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TX lawmakers say church gun carry law, armed parishioners stopped deadly shooting

Gov. Greg Abbott, left, and Dennis Bonnen, right. (Jay Janner/Austin-American Stateman/TNS)
December 30, 2019

Republican officials in Texas are crediting the actions of a church security team, enabled by new laws allowing concealed firearms in church buildings, for stopping a deadly shooting attack on Sunday in White Settlement, Texas.

Gov. Greg Abbott signed several gun bills into law in June 2019, including one that permits the carrying of a concealed firearm in a church, with the permission of the church. According to Fox News, Lt. Gov. Dan Patrick credited the change of laws for enabling members of the West Freeway Church of Christ to stop the gunman after he opened fire and killed two parishioners.

Patrick also recognized the speedy response of the two church security volunteers who took action to stop the shooter.

The gunman was fatally shot within six seconds after opening fire in the church.

“The immediate responder is the most important,” Patrick said. “The citizen responder. Because even though the chief’s brave officers were here in less than a minute … by the time they got here, the shooting was over. And that always happens, that over 50 percent of shootings, our first responders, it’s usually over when they get there, no matter how hard they try.”

The church’s senior minister, Britt Farmer, also praised the actions of his congregation. He told the Dallas Morning News that the congregation lost two great men, “but it could have been a lot worse, and I am thankful our government has allowed us the opportunity to protect ourselves.”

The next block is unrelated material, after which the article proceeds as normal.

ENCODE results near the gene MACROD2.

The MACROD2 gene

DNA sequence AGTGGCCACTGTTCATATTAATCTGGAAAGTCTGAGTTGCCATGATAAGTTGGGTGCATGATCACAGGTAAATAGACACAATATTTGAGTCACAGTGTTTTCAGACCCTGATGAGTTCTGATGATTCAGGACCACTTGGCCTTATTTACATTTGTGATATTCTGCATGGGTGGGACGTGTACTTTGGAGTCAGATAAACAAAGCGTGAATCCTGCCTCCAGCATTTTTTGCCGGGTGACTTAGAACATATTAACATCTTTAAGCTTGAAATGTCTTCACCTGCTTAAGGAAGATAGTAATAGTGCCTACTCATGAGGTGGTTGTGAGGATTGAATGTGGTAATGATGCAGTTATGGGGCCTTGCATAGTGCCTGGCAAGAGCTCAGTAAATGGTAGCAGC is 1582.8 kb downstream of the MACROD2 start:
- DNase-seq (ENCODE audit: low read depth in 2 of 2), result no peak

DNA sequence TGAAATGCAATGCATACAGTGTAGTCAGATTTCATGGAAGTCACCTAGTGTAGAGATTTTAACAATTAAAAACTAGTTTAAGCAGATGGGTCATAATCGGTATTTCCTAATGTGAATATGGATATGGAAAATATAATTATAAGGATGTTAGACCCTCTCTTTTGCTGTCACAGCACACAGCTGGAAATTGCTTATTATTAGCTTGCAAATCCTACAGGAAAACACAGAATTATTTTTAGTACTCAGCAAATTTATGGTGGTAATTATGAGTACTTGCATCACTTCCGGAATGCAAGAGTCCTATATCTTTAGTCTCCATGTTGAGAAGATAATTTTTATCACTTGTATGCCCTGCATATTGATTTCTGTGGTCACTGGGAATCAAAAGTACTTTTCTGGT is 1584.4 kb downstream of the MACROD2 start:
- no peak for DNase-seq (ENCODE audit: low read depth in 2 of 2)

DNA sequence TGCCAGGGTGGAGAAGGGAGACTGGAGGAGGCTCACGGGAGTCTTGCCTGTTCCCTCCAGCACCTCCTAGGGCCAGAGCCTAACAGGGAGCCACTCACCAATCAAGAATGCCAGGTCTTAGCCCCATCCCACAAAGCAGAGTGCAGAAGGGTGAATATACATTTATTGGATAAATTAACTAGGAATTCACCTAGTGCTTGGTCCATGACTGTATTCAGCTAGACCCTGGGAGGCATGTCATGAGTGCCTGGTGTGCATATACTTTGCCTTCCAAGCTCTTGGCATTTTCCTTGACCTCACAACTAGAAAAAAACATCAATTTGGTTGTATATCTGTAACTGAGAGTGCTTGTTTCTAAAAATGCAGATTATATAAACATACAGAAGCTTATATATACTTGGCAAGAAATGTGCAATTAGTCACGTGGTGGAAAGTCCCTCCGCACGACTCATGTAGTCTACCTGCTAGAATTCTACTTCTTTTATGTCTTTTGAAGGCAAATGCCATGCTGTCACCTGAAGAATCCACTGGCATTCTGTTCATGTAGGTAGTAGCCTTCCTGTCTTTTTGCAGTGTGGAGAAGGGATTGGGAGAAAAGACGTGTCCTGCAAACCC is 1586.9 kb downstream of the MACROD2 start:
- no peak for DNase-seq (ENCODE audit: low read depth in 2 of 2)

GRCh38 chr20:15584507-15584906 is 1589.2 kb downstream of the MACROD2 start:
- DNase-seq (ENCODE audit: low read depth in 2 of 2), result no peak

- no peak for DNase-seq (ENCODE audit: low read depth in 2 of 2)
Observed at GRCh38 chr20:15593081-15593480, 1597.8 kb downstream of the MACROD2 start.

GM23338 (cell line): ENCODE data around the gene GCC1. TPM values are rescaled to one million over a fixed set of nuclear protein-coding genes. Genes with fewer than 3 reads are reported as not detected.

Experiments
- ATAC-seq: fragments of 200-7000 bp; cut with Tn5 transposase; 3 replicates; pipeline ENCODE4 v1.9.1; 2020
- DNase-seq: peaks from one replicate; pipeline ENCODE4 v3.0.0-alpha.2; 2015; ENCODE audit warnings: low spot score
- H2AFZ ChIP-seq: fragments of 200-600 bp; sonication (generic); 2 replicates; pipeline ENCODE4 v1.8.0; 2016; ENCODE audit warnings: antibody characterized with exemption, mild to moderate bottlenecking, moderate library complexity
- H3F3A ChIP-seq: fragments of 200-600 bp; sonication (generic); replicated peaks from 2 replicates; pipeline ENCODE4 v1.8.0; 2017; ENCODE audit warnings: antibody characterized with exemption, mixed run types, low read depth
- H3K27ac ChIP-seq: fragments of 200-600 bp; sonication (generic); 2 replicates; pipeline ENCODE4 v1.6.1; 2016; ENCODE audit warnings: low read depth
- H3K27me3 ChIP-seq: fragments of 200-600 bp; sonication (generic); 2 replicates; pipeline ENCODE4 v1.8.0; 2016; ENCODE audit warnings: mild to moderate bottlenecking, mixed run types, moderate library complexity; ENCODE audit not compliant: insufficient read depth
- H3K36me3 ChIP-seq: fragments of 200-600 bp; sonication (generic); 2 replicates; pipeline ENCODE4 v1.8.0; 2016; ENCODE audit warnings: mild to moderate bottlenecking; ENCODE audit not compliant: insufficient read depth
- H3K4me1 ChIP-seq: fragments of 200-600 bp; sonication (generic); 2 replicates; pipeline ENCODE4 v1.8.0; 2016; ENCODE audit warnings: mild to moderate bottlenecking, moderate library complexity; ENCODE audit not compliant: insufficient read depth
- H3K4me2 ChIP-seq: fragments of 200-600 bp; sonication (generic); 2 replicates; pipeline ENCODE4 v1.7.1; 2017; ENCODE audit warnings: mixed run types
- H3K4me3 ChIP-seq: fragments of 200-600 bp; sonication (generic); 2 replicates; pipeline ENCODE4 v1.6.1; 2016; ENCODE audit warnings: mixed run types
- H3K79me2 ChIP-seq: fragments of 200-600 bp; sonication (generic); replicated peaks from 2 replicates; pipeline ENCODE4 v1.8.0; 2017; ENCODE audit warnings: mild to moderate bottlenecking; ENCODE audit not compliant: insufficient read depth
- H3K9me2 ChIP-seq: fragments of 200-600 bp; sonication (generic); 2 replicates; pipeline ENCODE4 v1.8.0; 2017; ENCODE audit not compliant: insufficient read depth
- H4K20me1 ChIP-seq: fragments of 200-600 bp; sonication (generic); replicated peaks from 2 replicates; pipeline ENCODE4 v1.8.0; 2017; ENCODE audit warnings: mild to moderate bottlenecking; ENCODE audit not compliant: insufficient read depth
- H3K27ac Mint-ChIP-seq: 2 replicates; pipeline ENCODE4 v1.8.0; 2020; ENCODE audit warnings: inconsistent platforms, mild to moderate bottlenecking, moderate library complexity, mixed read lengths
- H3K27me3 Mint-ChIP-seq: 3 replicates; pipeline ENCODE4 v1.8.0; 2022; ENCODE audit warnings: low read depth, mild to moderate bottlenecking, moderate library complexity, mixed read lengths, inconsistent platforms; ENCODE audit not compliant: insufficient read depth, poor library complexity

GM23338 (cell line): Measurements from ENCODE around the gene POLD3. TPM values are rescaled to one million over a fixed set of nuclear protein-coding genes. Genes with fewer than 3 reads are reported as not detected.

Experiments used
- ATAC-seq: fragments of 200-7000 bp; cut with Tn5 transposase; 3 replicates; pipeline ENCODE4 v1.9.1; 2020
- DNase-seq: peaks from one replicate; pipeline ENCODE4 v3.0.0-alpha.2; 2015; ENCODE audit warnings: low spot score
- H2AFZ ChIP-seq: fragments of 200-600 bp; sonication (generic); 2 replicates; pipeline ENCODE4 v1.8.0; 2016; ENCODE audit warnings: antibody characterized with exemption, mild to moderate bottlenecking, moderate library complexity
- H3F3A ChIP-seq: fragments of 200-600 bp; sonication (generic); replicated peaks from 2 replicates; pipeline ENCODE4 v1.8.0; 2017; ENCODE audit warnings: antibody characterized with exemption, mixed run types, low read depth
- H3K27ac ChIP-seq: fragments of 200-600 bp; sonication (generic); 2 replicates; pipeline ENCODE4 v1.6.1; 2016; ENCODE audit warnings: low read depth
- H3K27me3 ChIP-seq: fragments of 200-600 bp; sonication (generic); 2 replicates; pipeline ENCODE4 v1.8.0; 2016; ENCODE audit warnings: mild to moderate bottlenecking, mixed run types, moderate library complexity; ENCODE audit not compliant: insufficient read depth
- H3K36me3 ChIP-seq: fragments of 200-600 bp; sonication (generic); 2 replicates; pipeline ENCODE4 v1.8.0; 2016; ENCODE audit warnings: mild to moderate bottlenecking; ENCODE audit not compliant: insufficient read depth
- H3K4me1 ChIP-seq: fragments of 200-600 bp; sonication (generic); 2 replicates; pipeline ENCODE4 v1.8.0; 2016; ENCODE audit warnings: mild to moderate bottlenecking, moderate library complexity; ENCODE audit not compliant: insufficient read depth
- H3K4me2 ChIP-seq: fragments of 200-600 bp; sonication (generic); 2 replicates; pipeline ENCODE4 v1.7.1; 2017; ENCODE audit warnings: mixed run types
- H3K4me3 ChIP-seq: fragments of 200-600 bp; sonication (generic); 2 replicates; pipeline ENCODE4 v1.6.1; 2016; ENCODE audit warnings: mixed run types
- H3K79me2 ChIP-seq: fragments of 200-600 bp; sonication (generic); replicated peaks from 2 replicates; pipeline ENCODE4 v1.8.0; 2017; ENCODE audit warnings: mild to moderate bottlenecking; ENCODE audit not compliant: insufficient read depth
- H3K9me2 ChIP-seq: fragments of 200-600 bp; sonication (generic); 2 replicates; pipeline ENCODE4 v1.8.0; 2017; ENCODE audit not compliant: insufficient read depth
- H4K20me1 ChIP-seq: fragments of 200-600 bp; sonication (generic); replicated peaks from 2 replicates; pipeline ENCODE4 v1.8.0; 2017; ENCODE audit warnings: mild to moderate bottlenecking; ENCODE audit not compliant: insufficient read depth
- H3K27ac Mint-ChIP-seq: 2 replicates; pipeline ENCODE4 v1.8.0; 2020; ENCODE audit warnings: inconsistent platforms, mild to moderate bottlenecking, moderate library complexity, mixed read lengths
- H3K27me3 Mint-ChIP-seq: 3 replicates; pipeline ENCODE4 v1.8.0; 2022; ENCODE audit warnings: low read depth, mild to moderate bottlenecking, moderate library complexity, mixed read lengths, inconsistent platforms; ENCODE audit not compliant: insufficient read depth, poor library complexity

The gunman, who still remains unidentified, reportedly entered the church with a shotgun. He sat down before the 11 a.m. service and stood up to begin shooting after the congregation had settled in. His motives remain unclear as police continue to investigate the attack.

Lawmakers proposed the new legislation allowing for the carrying of firearms in a church setting, in the year after 26 people were killed at the First Baptist Church in Sutherland Springs, Texas.

“We have learned many times over that there is no such thing as a gun-free zone,” state Sen. Donna Campbell, a co-sponsor of the church gun legislation, said at the time of the bill’s passage. “Those with evil intentions will violate the law and carry out their heinous acts no matter what. It makes no sense to disarm the good guys and leave law-abiding citizens defenseless where violent offenders break the law to do great harm.”

Former Democratic presidential candidate Robert “Beto” O’Rourke responded to the Sunday shooting to say “what we are doing in Texas, what we are doing in this country, when it comes to guns is not working.”

O’Rourke, a former Texas congressman, ran on a presidential campaign platform that emphasized stricter gun laws, including confiscatory measures to remove guns.

Fellow Texan and Democratic presidential hopeful Julian Castro also expressed his condolences for the attack and suggested actions could be taken to stop similar attacks.

Castro has also adopted a policy platform focused on new gun control legislation and, according to his campaign website, would include executive orders as part of his effort to stop gun violence.